CENTRAL CALIFORNIA

April 1 Backpacker Alert–SPRING THREATS ON FULL DISPLAY

By: Alex Wierbinski, Tahoe to Whitney
April 4th, 2017

 

SPRING THREATS ON FULL DISPLAY

April 1, 2017
The most important topic of this date is the massive snowpack on the Sierra Crest and the extreme danger it poses to PCT hikers. The dangers of High Altitude Snow Travel will soon be supplemented by very dangerous fording conditions when this snowpack begins to thaw.

These conditions require skills, gear, and fitness to assure any level of safe travel as of this date. Undercutting and safety along the banks of creeks emerging from snow cover is currently increasing, as will the difficulty of travel conditions increase as the pack softens under the increasing heat of Spring.

Extremely difficult travel conditions will soon shift from hard snow that defies traction to wet snow offering no foundation. We will shortly transition from barely clinging to the mountain-side to sinking up to our waists with each step. As Spring progresses cold mornings will bring the former condition, warm afternoons the latter.

The same temp shift driving the changing character of the snow pack will soon drive even the highest elevation river fords to levels unsafe for fording, and make the major rivers raging torrents of destruction. These temp shifts change the character of the Sierra.

The snowpack itself will become sopping wet, saturating anything and anyone in contact with it. These are the times that hikers without sufficient insulation can find cold combining with exhaustion to degrade decision making as well as technical execution & style to create very dangerous situations.
I see wet, cold, and tired PCT hikers surrounded by a sea of deep, wet, cold, energy-sucking snow fields all divided-up by an endless series of raging torrents of typically tiny High Sierra creeks surging like rivers, each supercharged by Spring’s mighty flows.

The trails will be flowing like creeks, when we get down to them. And they will lead to the mighty rivers draining the Sierra, which will be downright scary, once this massive snow pack begins to melt in earnest.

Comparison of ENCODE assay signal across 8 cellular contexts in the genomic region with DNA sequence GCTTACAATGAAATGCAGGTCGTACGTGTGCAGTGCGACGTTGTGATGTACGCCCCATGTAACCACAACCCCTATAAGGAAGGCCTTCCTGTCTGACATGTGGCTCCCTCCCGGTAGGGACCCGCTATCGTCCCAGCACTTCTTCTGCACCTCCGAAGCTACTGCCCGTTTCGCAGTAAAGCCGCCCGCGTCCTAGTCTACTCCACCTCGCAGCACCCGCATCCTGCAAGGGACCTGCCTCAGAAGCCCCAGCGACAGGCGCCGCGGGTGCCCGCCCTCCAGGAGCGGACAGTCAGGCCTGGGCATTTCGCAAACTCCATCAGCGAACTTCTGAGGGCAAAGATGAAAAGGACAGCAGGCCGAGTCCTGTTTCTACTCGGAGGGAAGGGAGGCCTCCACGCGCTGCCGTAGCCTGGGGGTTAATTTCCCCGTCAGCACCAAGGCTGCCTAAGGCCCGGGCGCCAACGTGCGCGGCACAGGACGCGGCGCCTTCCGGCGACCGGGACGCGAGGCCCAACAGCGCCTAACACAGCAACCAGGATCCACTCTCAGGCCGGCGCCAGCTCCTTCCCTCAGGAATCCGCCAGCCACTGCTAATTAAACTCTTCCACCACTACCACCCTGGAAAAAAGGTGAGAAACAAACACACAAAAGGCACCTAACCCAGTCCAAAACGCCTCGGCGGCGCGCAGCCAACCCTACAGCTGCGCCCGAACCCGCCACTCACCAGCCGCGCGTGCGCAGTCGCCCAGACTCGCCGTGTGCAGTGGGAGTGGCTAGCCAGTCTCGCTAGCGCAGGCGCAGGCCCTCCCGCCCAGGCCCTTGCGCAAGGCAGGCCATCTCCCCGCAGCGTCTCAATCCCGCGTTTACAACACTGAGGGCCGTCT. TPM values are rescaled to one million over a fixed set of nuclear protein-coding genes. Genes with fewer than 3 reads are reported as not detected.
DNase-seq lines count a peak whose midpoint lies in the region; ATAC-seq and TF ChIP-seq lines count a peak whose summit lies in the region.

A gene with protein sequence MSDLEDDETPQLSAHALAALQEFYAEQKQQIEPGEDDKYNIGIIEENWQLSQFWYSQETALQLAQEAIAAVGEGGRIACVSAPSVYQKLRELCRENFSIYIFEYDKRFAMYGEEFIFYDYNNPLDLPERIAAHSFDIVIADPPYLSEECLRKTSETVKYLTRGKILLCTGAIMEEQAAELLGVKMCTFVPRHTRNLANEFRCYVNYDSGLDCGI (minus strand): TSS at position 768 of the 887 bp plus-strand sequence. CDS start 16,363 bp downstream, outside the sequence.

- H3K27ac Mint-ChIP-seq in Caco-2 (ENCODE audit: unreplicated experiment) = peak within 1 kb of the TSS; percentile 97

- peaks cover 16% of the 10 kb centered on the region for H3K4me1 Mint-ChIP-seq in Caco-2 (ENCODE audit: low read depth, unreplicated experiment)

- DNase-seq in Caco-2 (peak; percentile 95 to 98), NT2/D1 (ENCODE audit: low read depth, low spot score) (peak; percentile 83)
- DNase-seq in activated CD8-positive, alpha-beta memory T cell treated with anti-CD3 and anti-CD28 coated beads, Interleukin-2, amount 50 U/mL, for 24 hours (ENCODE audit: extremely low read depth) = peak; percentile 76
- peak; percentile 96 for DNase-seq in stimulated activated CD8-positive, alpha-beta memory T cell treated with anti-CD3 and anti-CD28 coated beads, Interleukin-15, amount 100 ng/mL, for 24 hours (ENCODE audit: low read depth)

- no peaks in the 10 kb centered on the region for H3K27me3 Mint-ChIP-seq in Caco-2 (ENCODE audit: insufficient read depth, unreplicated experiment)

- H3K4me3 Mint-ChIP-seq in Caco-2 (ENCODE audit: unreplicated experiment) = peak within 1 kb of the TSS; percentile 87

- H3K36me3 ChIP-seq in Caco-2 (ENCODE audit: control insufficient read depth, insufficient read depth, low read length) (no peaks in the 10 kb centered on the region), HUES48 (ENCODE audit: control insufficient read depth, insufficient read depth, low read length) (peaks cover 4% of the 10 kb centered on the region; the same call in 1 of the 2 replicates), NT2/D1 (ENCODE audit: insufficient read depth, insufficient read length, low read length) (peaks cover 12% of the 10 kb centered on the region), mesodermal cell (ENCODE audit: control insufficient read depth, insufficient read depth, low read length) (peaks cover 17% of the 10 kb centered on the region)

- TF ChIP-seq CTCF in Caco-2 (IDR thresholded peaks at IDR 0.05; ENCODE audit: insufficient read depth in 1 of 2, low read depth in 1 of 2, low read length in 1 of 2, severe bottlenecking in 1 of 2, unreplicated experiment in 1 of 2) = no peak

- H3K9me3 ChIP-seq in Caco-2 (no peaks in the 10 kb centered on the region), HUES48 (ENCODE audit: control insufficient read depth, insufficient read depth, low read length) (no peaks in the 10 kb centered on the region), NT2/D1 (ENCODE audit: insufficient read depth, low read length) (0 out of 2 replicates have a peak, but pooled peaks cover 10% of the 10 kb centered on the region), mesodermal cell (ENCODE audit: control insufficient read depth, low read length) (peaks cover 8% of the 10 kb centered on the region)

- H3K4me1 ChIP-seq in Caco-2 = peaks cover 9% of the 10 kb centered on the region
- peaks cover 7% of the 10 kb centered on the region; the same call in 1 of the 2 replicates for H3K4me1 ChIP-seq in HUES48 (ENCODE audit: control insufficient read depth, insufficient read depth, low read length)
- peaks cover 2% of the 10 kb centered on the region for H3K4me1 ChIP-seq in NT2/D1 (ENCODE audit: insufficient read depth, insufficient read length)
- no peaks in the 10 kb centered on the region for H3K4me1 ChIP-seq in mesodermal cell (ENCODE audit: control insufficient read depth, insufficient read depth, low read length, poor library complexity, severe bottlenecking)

Take Care and Bee Safe

for

Happy Trails,

Alex

More Information

All Backpacker Alerts

http://tahoetowhitney.org/forum/high-sierra-backpacking-topics/high-sierra-backpackers-news-health-science-environment-and-m-1

Latest (April 1) Snow Course Measurement

http://tahoetowhitney.org/content/backpacker-news-april-may-2017#10

All Tahoe-Whitney Snow Tracking & Links: Backpacker Calendar

https://tahoetowhitney.com/2017-high-sierra–backpackers-calendar.html#4

Weather Page: Snow Links

http://tahoetowhitney.org/content/fall-2011-backpacker-weather-trail-conditions-reports#8a

Weather Page: River Flows

http://tahoetowhitney.org/content/fall-2011-backpacker-weather-trail-conditions-reports#4c2

PCT Hiker Snow Accident & Conditions Report

https://www.whiteblaze.net/forum/showthread.php/124075-Fuller-Ridge-Mile-178-190

High Sierra Mountain Safety: Wrecks & Rescues

http://tahoetowhitney.org/content/high-sierra-rescue-disaster-index#2

Donner summit trees down

By: Chris fox
November 10th, 2016

Took a hike 11/9/16 from I-80 Pct trailhead. Connector trail was fine. Tree down about 50 yds so of I-80 tunnel. Then on n side, about 6-7 crossing trail between tunnel and back of rest stop (can see pond at same time). Only went as far as DLRT to loop by summit lake (and that trails fine). Most trees looked 8″ to 24″ in diameter.

Dangerous conditions north of Sonora Pass

By: frank gilliland
June 21st, 2016

Dangerous Trail Conditions: I’m a triple crown trail hiker (trail name Starman) and have been long distance hiking for nearly 20 years. I have never seen conditions more dangerous than what I’m experiencing north of Sonora Pass, in particular north of Hwy 4. I’m at mile post 1059.2; Coordinates 38.6187, -119.8436 and can see a pole and ice axe part way down an ice chute. [Editors note: A PCT hiker was rescued from this chute on Sunday.] I don’t see anyone so they may have self evacuated. However, I want you to know this is a very dangerous section of trail at the moment. It’s so dangerous that I recommend no-one walks it. If you don’t have an ice axe or crampons, you’re going to hit the bottom fast.